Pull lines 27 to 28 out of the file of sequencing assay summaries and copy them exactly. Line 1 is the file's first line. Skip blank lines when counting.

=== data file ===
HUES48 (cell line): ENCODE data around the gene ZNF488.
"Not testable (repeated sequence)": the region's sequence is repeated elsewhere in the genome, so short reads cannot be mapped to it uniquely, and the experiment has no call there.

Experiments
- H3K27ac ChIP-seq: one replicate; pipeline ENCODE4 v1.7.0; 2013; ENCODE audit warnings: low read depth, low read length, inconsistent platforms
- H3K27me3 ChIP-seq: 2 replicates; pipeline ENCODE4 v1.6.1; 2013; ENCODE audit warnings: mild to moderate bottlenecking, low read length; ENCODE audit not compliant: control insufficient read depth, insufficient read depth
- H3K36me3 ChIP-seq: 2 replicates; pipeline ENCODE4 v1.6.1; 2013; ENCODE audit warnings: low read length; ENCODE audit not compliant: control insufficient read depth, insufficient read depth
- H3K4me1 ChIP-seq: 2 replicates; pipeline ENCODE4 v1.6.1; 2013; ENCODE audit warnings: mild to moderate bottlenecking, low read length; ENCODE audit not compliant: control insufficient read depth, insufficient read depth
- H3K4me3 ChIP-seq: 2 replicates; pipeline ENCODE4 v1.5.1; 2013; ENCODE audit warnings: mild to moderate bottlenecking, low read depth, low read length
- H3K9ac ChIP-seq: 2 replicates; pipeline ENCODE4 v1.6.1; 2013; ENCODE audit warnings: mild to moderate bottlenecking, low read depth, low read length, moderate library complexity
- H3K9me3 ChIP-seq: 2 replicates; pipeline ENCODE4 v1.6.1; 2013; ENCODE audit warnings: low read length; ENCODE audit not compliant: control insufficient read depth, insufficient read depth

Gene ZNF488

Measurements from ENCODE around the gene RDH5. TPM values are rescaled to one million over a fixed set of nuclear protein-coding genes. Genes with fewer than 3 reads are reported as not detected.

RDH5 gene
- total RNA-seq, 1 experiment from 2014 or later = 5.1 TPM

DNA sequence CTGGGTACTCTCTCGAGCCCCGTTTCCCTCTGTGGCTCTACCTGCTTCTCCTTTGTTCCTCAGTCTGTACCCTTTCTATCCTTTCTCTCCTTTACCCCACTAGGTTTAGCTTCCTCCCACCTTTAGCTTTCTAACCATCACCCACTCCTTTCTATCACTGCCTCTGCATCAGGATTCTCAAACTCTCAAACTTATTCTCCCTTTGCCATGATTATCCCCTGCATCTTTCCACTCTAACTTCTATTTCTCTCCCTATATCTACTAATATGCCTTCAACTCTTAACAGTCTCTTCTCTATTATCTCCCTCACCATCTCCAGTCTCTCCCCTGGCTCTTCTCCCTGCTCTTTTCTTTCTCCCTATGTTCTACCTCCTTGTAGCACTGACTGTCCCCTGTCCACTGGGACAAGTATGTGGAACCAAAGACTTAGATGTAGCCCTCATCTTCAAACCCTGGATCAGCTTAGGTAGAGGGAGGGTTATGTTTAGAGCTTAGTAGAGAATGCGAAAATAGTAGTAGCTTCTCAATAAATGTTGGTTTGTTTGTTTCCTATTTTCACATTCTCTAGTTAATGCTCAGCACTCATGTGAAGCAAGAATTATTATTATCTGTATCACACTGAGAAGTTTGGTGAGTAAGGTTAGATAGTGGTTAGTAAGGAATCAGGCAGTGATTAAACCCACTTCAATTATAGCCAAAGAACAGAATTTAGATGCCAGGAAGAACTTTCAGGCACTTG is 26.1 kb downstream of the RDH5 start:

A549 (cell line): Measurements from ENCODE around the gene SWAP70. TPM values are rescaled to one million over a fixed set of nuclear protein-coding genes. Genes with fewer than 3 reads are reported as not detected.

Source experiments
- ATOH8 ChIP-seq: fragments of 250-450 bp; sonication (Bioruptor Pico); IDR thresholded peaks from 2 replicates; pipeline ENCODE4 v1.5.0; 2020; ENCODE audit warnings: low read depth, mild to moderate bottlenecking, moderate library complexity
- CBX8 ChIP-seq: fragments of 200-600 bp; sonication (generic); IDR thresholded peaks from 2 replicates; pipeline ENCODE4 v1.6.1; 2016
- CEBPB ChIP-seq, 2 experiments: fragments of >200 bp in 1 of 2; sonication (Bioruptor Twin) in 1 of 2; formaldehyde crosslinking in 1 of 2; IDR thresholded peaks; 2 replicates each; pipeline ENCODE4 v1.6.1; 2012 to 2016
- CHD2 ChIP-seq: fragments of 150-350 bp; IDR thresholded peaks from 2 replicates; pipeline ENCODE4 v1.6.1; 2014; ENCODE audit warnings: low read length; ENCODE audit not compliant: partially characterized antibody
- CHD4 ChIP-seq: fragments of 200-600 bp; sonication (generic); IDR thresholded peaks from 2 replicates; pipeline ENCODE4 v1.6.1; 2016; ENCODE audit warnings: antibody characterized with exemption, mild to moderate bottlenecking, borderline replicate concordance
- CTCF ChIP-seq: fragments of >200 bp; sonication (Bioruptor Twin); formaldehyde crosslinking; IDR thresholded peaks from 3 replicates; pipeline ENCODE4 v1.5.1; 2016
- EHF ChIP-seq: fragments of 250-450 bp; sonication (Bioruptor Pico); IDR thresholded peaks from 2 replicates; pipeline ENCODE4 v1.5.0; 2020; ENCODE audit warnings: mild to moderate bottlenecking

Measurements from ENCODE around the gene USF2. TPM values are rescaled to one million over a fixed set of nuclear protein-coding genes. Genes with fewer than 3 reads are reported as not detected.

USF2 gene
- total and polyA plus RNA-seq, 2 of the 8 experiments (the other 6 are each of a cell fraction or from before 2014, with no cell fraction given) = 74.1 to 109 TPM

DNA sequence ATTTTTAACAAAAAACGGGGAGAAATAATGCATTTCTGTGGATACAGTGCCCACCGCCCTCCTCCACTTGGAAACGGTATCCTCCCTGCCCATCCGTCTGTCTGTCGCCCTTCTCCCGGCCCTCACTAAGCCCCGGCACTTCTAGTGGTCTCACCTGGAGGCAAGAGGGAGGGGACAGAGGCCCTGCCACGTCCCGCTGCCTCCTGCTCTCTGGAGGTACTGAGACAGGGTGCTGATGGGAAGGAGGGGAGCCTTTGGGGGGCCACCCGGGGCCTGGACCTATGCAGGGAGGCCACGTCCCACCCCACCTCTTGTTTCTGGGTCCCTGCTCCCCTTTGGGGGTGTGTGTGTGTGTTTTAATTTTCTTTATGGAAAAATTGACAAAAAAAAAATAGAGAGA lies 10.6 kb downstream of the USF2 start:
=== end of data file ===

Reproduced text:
- total and polyA plus RNA-seq, 2 of the 8 experiments (the other 6 are each of a cell fraction or from before 2014, with no cell fraction given) = 74.1 to 109 TPM

DNA sequence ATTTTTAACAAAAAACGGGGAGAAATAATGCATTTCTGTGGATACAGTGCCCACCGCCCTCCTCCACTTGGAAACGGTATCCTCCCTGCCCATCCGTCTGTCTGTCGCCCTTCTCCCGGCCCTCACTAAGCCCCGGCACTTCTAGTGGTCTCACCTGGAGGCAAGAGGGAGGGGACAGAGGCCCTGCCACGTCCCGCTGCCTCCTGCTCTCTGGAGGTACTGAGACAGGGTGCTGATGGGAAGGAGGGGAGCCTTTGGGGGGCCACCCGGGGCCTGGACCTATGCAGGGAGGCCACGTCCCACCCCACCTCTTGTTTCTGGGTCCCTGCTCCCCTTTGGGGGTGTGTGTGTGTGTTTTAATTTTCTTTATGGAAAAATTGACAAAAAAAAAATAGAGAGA lies 10.6 kb downstream of the USF2 start: